Before touring the house, know what to look for when buying a home and always find a quality home inspector first. The inspector will outline all the problem areas of the home to give you a better idea of what you’re getting into. Important inspections to get for your fixer-upper include Structural Engineering Inspection, Sewer Line or Septic Inspection, Pest Inspection and Roof Certification.
Look up inspectors near you through the American Society of Home Inspectors (ASHI) directory. Make sure to find an inspector who can provide proof of licensing and who has at least three years of full-time experience.
Decide Which Projects You Need to Tackle First
When buying a fixer-upper, you’ll have a list of projects to complete before your home is move-in ready. Your home inspection will help you decide which projects to take on first, such as repairing the foundation or getting rid of asbestos. Cosmetic issues, like painting or refinishing hardwood floors, aren’t essential to the functioning of the house. So, you can tackle them after you’ve moved in.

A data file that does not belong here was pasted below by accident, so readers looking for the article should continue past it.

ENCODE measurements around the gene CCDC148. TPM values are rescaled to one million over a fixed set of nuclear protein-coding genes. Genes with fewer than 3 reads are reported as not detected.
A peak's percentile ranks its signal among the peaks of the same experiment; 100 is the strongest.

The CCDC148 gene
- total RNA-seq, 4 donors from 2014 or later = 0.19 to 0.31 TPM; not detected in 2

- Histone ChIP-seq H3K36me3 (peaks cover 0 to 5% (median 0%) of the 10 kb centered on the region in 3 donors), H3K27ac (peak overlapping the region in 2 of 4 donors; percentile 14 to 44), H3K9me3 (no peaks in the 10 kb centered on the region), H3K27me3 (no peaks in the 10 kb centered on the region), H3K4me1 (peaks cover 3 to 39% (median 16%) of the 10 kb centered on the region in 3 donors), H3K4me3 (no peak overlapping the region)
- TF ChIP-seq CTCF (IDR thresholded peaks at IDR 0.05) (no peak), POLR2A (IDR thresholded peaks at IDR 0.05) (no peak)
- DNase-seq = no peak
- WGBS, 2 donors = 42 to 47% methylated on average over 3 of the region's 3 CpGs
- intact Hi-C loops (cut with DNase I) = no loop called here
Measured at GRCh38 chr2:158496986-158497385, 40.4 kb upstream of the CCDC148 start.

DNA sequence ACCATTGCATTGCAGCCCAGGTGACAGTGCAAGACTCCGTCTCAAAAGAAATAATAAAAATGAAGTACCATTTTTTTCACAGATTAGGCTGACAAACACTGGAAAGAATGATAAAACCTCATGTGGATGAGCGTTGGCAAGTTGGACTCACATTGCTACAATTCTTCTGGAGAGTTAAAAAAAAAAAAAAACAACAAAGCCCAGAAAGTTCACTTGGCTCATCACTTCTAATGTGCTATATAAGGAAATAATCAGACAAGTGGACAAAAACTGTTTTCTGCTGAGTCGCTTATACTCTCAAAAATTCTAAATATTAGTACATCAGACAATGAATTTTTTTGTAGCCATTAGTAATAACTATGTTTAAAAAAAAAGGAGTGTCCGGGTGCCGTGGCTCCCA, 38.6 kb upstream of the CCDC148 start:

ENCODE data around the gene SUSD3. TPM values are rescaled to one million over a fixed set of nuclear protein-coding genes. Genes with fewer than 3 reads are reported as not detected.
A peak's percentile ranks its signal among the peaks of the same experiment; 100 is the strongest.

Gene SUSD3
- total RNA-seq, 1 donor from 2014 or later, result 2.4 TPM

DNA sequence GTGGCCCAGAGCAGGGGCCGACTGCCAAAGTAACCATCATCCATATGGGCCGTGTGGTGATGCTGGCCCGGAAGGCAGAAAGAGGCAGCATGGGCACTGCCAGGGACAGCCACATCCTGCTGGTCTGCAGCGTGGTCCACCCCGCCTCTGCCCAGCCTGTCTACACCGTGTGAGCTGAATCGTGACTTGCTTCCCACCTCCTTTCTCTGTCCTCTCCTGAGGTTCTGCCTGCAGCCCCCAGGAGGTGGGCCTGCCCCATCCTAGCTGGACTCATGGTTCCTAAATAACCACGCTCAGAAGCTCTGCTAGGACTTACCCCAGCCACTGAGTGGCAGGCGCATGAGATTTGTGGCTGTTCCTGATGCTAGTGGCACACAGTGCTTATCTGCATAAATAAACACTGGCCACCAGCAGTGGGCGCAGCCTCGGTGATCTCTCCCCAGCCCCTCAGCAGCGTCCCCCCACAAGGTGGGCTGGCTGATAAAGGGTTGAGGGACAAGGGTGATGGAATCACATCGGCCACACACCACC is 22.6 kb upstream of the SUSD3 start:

2. Calculate the Cost of Buying a Fixer-Upper
Without a solid budget intact, it’s quite possible that your bank account will have you seeing red. The cost of repairs adds up fast. When figuring out how to finance your fixer-upper, add up the costs of inspections, any permits you’ll need to apply for before beginning work, quotes from contractors and DIY projects you intend on tackling. Then add 20% to the total cost you’ve calculated to account for any unexpected expenses that may arise during renovations.
Determine if You Need a Permit
In most towns and cities, renovations require permits. Your local government website should provide you with a list of projects that require permits, but typically you’ll need one for:
- Electrical work